We already know that the the sense of touch is a powerful thing. Not only for babies, but for adults as well. Think about it, the power of a hug, someone grabbing your hand to comfort you. It’s a small gesture with a big impact. But a recent study has found that the power of touch can actually help a baby learn words in their native language.
Purdue University researchers have discovered that the touch of a caregiver can actually help babies to find and form words in a continuous stream of speech. Amanda Seidl, associate professor of speech, language and hearing sciences says,
“We found that infants treat touches as if they are related to what they hear and this these touches could have an impact on their word learning. We think of touch as conveying affection, but our recent research shows that infants can relate touches to their incoming speech signal. Others have looked at the role of touch with respect to babies forming an attachment and physical development. But until now the impact of touch on language learning has not been explored.”
Support for Seidl’s research was given by the National Science Foundation. The findings of the study were published in Developmental Science. Seidl says that she is particularly interested in wide array of cues, or the sources of information that infants might put together to learn their language. Learning words can often prove to be challenging for infants, as most of the words they hear are usually presented in a continuous stream of speech, instead of isolated words.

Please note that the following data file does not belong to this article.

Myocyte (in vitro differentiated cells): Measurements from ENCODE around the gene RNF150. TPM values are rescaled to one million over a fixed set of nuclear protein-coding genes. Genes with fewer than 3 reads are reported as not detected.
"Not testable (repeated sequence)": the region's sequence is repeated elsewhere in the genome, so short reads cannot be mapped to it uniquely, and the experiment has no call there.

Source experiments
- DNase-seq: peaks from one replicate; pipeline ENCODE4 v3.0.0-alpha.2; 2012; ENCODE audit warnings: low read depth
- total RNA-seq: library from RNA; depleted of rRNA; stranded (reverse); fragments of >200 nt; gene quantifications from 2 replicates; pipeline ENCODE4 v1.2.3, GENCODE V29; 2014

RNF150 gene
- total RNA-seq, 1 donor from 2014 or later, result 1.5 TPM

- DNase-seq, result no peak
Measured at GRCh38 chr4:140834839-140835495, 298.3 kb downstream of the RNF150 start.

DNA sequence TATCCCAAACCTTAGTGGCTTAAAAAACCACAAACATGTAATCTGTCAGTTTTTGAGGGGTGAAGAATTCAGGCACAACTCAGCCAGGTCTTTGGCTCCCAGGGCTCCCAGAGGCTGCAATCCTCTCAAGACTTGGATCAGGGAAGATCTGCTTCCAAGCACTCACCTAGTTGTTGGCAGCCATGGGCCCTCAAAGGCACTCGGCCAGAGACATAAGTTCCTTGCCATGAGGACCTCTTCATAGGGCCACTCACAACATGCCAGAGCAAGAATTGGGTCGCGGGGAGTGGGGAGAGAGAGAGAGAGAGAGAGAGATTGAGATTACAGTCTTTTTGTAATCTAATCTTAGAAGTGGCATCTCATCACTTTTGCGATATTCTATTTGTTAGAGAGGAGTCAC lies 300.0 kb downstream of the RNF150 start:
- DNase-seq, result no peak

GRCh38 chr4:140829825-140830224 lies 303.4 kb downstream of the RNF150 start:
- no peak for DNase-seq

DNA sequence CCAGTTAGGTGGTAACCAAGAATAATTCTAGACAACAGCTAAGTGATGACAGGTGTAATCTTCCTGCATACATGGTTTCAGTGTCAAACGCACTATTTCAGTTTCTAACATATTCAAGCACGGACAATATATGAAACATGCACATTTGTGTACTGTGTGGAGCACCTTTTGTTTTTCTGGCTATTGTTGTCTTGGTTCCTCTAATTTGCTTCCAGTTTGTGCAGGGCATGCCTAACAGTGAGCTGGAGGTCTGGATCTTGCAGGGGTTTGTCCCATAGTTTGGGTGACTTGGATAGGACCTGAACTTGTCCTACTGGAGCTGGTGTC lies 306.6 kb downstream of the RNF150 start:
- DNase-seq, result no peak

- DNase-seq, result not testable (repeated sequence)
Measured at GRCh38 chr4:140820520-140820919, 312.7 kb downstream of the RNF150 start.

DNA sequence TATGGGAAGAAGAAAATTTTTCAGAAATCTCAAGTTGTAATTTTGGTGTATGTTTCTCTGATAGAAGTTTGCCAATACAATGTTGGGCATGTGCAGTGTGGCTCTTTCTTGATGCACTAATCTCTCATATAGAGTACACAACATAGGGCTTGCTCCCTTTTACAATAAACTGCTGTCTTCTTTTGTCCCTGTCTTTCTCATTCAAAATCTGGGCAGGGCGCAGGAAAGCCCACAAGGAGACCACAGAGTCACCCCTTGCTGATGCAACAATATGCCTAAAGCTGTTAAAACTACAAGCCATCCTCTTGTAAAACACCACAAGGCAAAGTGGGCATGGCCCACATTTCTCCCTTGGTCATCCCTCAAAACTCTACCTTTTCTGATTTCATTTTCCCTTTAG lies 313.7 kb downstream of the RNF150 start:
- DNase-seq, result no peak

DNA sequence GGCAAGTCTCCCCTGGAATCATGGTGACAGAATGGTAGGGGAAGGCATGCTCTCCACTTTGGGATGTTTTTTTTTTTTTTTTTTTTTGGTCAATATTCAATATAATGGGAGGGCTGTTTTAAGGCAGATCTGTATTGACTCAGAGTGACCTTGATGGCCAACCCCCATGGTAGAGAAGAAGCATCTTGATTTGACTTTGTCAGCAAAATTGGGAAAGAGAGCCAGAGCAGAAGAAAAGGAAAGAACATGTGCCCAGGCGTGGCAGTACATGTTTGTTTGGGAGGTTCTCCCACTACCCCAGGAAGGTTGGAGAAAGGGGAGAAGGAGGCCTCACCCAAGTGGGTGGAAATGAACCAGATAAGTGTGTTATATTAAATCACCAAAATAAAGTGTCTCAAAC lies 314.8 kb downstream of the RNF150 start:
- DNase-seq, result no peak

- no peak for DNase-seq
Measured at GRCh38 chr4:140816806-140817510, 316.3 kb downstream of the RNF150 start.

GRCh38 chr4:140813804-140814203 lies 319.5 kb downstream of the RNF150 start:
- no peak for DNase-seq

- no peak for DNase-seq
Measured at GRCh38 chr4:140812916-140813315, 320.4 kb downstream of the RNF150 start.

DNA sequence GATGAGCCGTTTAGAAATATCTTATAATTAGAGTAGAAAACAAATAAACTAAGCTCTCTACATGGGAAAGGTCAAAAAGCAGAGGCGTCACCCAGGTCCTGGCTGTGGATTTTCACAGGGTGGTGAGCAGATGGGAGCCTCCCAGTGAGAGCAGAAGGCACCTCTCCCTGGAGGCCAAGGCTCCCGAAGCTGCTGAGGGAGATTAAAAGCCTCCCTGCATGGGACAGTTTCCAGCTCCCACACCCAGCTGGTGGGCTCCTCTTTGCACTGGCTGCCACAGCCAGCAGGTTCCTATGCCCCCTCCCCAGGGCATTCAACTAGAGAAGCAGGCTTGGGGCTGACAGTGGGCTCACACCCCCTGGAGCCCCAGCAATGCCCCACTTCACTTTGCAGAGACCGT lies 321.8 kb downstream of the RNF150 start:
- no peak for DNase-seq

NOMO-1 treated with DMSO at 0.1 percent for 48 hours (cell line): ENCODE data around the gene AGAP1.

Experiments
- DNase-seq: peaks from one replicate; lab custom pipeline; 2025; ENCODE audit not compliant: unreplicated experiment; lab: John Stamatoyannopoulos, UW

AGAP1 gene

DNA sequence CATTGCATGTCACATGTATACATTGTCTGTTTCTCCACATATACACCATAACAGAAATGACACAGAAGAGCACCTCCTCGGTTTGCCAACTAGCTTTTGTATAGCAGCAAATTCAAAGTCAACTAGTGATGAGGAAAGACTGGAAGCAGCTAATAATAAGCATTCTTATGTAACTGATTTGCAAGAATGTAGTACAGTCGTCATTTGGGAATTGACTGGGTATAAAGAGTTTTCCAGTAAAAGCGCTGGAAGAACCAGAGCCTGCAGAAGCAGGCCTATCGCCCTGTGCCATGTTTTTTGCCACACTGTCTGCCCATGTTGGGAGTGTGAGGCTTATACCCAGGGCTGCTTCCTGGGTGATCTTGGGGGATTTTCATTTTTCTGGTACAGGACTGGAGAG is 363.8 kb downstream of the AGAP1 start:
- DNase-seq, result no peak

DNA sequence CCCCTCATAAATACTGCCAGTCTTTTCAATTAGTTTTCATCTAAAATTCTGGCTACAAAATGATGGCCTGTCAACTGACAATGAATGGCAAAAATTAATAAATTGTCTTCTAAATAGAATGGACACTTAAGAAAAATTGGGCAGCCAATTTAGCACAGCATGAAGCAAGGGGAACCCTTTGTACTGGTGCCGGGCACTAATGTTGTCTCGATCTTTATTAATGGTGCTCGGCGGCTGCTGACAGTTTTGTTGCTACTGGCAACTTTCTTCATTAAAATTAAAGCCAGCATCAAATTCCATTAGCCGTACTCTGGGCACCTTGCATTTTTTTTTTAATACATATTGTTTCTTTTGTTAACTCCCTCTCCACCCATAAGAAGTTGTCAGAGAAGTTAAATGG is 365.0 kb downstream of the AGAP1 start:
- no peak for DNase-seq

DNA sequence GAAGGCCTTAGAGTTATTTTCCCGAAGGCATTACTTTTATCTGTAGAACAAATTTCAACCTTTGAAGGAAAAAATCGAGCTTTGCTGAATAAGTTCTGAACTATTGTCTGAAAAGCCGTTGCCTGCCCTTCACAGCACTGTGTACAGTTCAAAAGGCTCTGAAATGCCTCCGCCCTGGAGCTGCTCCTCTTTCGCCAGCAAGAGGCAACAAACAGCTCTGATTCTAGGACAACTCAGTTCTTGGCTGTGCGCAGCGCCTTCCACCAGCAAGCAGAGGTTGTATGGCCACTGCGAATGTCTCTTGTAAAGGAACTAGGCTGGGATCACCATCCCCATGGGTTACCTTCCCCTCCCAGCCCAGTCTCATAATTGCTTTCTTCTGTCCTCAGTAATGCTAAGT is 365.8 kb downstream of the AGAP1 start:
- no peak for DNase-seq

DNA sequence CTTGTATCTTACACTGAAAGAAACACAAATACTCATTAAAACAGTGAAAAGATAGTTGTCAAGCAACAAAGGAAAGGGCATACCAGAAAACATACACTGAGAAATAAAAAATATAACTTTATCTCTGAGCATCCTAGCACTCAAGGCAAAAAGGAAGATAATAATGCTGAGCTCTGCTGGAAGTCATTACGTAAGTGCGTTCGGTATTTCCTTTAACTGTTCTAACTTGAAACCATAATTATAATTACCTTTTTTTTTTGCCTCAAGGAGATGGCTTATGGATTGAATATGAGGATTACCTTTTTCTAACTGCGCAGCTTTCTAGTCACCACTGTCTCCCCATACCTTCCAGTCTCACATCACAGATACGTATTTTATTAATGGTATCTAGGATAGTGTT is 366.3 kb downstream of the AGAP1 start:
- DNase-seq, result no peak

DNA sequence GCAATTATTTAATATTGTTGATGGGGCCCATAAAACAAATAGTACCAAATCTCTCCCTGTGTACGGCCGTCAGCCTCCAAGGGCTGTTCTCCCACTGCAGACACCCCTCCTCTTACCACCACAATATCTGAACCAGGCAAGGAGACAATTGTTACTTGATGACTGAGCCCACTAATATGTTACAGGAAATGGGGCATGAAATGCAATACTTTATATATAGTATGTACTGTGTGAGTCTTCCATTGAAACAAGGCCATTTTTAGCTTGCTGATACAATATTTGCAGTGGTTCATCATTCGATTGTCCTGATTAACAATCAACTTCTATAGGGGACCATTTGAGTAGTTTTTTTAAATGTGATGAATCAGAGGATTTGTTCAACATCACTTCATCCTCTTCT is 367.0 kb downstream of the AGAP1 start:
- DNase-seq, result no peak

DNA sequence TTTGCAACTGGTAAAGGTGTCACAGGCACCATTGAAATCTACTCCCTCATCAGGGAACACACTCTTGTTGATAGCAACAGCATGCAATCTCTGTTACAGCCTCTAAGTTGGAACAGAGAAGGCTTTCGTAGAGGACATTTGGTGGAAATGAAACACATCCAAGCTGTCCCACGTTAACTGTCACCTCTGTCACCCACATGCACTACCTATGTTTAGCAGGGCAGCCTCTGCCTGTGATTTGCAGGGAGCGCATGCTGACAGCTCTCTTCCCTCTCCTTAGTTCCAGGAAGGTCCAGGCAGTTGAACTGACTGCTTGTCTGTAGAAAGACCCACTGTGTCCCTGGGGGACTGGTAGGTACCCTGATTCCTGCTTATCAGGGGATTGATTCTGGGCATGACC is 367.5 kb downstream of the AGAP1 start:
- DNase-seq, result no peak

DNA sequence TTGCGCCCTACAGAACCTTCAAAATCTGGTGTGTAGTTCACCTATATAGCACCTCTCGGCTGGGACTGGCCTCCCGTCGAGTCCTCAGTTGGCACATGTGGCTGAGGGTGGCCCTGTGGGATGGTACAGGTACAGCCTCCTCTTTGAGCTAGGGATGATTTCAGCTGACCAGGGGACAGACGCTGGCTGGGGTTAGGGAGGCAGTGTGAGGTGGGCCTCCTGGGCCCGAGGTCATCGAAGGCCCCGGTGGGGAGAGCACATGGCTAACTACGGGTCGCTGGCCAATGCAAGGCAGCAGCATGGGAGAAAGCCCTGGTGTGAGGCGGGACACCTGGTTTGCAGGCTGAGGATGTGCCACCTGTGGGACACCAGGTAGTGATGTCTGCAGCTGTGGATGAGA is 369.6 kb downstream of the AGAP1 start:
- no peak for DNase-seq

“Parents may pause before saying an infant’s name, but they almost never do so for other words. This research explored whether touches could help infants to find where words begin and end in the continuous stream of speech. They need to find words before they can attach real meaning to their words, because names of body parts are often the first words that babies learn and touching is often involved when caregivers talk about body parts, we speculated that touch could act as a cute to word edges.”
At Purdue’s Infant Speech Lab, approximately 48 English-learning 4-month-old children were tested in two groups. The children sat on their parent’s lap face to face with an experimenter, listening to a pre-recorded stream of speech made up of nonsense words. During the first experiment, each time that a nonsensical word, such as “dobita,” was spoken, the researcher would touch the baby’s kneecap. They did this a total of two dozen times. The nonsensical word “lepoga” was played approximately 24 times, however, the infant was only touched one time on their elbow during the repeating of that word. The rest of the touches to the infant’s elbow had been done on other syllable sequences.
After the listening portion, the children then participated in a language preference study. Nearly all of the infants showed that they had remembered the word “dobita” from the stream of continuous speech, which was the word that had been reinforced by “aligned touching.” During the second experiment, the same recording of continuous speech along with new words had been played, but this time, the researcher had touched their own eyebrow or chin, instead of the baby’s. The babies that participated in that part of the experiment had shown that they did not remember any words.
“It didn’t matter how much time the infant spent looking at the experimenter’s face, the babies were not able to use these cues in the same way as they were when their own body was touched. I am interested in whether we can predict babies’ language later on from early measures of speech perception. If we look at speech perception and learning in a 6-month-old can we predict their language ability at 3 years? If we can find out what kinds of learners young children are, we could target their learning environment to their learning style.”